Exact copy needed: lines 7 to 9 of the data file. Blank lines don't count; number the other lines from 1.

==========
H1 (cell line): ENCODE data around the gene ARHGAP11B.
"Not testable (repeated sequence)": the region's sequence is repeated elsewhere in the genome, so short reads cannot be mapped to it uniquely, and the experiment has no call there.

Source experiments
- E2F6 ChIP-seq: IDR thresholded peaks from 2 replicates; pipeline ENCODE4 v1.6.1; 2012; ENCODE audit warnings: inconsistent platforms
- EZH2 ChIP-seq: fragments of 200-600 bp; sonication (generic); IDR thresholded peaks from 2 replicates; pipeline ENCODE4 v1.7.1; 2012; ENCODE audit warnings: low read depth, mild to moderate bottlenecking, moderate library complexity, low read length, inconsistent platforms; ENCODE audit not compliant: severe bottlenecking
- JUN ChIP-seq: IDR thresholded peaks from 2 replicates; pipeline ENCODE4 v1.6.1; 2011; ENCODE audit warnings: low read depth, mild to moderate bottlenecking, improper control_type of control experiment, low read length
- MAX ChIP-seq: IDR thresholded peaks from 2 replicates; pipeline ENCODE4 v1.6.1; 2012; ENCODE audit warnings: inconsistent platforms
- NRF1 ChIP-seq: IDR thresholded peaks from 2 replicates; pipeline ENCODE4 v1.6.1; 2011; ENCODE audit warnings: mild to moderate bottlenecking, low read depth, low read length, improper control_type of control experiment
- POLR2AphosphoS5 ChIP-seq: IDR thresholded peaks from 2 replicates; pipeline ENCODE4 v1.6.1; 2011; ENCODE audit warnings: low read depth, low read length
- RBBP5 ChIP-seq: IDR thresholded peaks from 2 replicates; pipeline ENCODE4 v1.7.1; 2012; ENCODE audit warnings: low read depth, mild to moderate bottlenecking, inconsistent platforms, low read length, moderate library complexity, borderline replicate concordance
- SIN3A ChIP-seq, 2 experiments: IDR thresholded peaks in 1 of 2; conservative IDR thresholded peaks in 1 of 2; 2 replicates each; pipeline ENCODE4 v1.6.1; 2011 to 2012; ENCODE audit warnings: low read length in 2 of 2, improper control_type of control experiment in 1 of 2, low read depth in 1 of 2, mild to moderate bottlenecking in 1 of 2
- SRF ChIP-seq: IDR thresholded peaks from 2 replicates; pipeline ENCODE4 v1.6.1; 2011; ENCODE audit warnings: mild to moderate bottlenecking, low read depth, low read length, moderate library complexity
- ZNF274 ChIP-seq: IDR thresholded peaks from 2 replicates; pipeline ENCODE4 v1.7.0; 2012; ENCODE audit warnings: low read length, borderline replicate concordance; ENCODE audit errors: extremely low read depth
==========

- MAX ChIP-seq: IDR thresholded peaks from 2 replicates; pipeline ENCODE4 v1.6.1; 2012; ENCODE audit warnings: inconsistent platforms
- NRF1 ChIP-seq: IDR thresholded peaks from 2 replicates; pipeline ENCODE4 v1.6.1; 2011; ENCODE audit warnings: mild to moderate bottlenecking, low read depth, low read length, improper control_type of control experiment
- POLR2AphosphoS5 ChIP-seq: IDR thresholded peaks from 2 replicates; pipeline ENCODE4 v1.6.1; 2011; ENCODE audit warnings: low read depth, low read length